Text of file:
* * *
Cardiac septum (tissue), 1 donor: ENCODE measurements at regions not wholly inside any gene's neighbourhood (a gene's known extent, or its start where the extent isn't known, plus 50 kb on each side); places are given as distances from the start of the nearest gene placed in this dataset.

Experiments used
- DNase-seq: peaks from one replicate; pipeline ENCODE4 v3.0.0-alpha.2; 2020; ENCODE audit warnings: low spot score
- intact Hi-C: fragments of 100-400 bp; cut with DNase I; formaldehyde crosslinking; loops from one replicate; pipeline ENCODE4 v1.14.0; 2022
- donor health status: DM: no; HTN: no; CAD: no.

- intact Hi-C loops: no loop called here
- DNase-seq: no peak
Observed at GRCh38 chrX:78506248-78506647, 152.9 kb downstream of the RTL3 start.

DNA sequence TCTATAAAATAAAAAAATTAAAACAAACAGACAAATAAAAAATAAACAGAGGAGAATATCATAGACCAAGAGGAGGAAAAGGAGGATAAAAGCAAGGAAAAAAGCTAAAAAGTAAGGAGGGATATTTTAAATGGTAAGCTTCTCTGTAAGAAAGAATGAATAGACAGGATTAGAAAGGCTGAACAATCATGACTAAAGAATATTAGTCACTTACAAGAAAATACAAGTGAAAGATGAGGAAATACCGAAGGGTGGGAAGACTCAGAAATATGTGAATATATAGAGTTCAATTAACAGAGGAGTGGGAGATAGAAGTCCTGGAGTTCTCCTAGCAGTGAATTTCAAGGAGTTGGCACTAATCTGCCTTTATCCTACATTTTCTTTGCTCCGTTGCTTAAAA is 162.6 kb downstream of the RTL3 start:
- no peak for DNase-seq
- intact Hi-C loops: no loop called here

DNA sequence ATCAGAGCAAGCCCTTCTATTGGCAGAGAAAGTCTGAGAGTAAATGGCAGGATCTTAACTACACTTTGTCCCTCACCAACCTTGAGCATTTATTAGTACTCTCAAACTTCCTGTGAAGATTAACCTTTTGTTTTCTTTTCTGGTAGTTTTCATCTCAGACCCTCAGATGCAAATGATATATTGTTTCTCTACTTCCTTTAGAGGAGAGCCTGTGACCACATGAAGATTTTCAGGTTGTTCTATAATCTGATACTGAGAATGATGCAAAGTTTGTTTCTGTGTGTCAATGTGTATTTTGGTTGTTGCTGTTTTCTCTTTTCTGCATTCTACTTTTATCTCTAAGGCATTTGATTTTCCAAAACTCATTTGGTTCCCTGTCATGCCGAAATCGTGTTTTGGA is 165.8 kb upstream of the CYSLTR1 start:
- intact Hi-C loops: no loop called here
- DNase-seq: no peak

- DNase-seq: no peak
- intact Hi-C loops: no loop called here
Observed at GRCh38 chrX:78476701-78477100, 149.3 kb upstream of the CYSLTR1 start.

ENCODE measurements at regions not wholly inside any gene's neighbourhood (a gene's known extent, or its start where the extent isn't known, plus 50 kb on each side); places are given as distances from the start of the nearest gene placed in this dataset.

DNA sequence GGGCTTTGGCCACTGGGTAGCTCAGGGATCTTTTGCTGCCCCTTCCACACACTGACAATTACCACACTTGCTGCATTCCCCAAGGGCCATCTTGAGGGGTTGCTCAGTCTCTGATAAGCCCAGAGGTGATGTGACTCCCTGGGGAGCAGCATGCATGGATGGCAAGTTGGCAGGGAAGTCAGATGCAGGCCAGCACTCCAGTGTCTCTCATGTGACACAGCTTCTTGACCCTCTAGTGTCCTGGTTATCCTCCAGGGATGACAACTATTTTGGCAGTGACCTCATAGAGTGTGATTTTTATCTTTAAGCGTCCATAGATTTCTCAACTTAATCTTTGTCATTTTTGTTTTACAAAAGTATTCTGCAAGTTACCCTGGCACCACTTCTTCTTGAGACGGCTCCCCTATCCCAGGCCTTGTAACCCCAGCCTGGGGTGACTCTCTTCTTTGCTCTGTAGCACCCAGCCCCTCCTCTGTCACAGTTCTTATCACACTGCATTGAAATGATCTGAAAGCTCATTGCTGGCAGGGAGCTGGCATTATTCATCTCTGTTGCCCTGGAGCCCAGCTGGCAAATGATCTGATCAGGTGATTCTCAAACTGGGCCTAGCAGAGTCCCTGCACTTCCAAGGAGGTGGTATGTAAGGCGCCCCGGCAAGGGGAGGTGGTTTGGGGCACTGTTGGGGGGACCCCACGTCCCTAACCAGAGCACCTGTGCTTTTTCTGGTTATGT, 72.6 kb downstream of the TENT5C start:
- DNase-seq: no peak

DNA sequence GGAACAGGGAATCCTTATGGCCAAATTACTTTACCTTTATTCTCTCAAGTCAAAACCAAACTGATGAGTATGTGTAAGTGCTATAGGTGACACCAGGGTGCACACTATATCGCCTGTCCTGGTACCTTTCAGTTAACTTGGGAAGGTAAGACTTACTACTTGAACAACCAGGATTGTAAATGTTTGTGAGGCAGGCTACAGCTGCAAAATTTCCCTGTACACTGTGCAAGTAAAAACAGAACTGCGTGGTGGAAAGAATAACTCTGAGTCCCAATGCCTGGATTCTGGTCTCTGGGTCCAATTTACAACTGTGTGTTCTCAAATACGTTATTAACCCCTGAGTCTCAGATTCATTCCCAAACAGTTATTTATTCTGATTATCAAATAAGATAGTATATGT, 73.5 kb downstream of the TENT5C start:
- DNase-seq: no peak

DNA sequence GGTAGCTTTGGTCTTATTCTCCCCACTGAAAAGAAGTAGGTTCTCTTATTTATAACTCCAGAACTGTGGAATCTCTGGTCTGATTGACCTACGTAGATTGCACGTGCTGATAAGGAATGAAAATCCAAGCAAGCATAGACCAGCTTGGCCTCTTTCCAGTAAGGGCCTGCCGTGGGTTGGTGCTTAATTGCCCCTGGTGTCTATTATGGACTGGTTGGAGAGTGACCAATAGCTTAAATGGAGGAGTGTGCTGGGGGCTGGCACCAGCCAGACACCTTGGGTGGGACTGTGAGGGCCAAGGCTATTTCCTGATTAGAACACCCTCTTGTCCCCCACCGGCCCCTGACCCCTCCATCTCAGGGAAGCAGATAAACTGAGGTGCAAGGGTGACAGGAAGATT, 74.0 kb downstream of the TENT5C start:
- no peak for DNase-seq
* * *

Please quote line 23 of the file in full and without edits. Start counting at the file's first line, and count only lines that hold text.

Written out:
DNA sequence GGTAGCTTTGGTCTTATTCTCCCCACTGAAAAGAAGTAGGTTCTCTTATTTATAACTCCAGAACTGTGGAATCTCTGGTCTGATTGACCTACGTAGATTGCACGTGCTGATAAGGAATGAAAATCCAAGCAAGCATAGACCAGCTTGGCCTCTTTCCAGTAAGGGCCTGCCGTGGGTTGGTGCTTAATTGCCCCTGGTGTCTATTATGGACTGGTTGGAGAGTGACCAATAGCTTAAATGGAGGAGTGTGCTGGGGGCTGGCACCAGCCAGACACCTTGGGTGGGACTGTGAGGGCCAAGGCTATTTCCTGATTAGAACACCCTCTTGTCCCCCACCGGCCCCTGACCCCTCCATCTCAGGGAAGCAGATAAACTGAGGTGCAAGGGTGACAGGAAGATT, 74.0 kb downstream of the TENT5C start: